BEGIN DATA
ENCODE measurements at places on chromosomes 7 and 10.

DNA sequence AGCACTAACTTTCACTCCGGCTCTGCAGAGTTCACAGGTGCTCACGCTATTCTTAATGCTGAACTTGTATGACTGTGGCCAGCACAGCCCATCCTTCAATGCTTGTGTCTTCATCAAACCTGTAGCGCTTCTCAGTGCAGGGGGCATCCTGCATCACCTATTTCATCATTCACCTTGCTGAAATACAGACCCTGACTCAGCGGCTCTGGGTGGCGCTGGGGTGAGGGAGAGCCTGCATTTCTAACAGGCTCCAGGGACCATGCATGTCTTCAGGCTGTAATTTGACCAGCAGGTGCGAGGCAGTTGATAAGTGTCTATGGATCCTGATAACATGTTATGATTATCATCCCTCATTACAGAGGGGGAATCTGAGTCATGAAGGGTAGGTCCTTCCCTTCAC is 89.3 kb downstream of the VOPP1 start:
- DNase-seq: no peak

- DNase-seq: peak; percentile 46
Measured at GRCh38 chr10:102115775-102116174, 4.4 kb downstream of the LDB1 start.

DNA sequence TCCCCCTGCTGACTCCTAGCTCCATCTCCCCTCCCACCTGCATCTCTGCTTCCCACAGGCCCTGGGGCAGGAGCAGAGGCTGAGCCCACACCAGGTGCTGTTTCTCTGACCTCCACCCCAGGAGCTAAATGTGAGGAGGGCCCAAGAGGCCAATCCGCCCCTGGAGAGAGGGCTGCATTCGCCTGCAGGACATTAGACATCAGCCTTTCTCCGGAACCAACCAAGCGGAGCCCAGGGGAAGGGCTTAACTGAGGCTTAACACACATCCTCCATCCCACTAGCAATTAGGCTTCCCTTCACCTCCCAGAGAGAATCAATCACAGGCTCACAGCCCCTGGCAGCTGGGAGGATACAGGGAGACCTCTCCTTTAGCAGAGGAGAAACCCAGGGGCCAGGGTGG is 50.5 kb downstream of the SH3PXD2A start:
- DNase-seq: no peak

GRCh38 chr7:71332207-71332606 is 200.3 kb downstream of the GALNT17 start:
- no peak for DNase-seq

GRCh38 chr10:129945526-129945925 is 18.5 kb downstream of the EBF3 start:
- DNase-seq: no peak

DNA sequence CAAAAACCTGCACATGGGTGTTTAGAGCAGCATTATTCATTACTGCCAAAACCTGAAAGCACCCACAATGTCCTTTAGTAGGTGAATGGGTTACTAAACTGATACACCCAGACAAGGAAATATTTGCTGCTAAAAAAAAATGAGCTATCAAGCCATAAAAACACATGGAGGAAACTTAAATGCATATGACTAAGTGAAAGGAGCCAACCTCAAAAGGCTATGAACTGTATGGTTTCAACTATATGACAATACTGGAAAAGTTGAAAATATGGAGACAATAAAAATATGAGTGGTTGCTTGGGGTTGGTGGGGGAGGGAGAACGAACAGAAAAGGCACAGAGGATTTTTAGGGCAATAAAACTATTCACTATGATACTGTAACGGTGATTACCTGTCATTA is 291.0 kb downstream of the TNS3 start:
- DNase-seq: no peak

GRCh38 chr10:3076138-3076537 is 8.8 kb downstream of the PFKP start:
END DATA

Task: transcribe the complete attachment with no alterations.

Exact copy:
ENCODE measurements at places on chromosomes 7 and 10.

DNA sequence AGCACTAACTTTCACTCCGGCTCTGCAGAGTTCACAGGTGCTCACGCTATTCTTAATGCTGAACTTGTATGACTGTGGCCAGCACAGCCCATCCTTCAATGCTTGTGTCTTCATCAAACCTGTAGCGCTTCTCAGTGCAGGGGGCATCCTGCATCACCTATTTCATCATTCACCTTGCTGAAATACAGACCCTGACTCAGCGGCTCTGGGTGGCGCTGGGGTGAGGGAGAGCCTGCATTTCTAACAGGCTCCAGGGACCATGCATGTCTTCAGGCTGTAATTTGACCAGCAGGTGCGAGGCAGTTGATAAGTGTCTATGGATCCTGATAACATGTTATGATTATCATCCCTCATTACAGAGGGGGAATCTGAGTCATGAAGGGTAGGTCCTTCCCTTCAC is 89.3 kb downstream of the VOPP1 start:
- DNase-seq: no peak

- DNase-seq: peak; percentile 46
Measured at GRCh38 chr10:102115775-102116174, 4.4 kb downstream of the LDB1 start.

DNA sequence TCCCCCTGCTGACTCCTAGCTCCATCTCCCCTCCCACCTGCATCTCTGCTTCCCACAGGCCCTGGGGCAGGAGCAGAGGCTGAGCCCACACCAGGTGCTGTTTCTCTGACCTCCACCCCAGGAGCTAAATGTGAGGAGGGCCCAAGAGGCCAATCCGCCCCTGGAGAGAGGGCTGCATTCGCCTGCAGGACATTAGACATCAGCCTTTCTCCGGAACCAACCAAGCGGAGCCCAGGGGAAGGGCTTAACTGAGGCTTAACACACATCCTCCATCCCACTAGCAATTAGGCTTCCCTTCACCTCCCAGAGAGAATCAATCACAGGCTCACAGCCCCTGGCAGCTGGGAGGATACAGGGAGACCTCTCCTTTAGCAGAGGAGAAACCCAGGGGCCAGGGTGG is 50.5 kb downstream of the SH3PXD2A start:
- DNase-seq: no peak

GRCh38 chr7:71332207-71332606 is 200.3 kb downstream of the GALNT17 start:
- no peak for DNase-seq

GRCh38 chr10:129945526-129945925 is 18.5 kb downstream of the EBF3 start:
- DNase-seq: no peak

DNA sequence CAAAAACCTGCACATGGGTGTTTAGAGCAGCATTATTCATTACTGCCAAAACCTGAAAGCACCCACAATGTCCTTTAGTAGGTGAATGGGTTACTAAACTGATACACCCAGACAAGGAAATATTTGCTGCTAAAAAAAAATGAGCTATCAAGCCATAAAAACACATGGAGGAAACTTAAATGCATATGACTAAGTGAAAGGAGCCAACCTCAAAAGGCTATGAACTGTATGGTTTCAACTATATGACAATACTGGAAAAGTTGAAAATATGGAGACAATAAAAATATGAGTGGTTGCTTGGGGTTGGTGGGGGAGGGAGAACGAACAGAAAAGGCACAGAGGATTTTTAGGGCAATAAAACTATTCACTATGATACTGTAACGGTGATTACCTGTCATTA is 291.0 kb downstream of the TNS3 start:
- DNase-seq: no peak

GRCh38 chr10:3076138-3076537 is 8.8 kb downstream of the PFKP start: